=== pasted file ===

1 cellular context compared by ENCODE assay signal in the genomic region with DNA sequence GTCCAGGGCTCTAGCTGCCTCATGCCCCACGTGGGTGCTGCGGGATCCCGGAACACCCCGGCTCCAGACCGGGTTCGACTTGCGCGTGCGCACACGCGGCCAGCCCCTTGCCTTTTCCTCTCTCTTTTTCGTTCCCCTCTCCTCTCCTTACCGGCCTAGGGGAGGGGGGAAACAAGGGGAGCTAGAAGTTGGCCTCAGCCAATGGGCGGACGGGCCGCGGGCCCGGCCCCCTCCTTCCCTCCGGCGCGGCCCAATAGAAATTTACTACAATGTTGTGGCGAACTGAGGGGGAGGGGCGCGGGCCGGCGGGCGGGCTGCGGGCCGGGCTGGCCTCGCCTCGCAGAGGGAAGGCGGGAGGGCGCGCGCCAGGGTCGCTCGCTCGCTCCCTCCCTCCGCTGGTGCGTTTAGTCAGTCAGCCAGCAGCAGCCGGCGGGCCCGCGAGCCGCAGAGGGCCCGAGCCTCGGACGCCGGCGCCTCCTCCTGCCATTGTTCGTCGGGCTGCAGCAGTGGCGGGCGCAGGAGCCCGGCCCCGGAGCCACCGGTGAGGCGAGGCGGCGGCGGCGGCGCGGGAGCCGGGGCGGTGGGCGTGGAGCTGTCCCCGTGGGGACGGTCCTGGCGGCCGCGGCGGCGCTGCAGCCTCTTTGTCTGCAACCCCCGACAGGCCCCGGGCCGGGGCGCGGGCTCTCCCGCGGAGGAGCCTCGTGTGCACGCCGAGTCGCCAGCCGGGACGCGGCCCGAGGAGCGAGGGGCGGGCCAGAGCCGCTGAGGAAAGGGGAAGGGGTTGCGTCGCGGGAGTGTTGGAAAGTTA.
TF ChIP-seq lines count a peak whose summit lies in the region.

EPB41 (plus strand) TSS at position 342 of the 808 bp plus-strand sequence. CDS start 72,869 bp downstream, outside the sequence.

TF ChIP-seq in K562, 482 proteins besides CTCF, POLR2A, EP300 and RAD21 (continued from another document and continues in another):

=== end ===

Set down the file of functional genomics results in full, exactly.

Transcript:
1 cellular context compared by ENCODE assay signal in the genomic region with DNA sequence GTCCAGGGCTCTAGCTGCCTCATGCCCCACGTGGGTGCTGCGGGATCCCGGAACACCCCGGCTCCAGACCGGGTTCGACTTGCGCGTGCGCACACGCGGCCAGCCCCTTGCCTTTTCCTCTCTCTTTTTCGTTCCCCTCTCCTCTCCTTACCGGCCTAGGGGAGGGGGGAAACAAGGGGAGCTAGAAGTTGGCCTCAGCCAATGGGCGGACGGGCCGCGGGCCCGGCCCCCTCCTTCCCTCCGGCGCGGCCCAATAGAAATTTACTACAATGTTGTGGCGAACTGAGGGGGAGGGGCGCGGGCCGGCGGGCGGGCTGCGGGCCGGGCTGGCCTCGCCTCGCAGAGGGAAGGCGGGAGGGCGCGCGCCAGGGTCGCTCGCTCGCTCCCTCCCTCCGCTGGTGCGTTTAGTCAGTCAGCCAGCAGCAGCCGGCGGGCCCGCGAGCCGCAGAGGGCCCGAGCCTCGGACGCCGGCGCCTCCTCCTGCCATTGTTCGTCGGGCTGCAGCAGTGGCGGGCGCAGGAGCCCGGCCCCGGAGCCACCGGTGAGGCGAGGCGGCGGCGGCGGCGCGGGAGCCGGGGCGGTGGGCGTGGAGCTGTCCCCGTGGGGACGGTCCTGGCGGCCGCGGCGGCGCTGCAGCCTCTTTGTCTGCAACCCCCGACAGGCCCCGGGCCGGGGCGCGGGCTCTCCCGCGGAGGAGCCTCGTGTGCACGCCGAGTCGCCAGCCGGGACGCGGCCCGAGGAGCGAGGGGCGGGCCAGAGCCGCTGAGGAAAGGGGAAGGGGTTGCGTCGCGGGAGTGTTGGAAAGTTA.
TF ChIP-seq lines count a peak whose summit lies in the region.

EPB41 (plus strand) TSS at position 342 of the 808 bp plus-strand sequence. CDS start 72,869 bp downstream, outside the sequence.

TF ChIP-seq in K562, 482 proteins besides CTCF, POLR2A, EP300 and RAD21 (continued from another document and continues in another):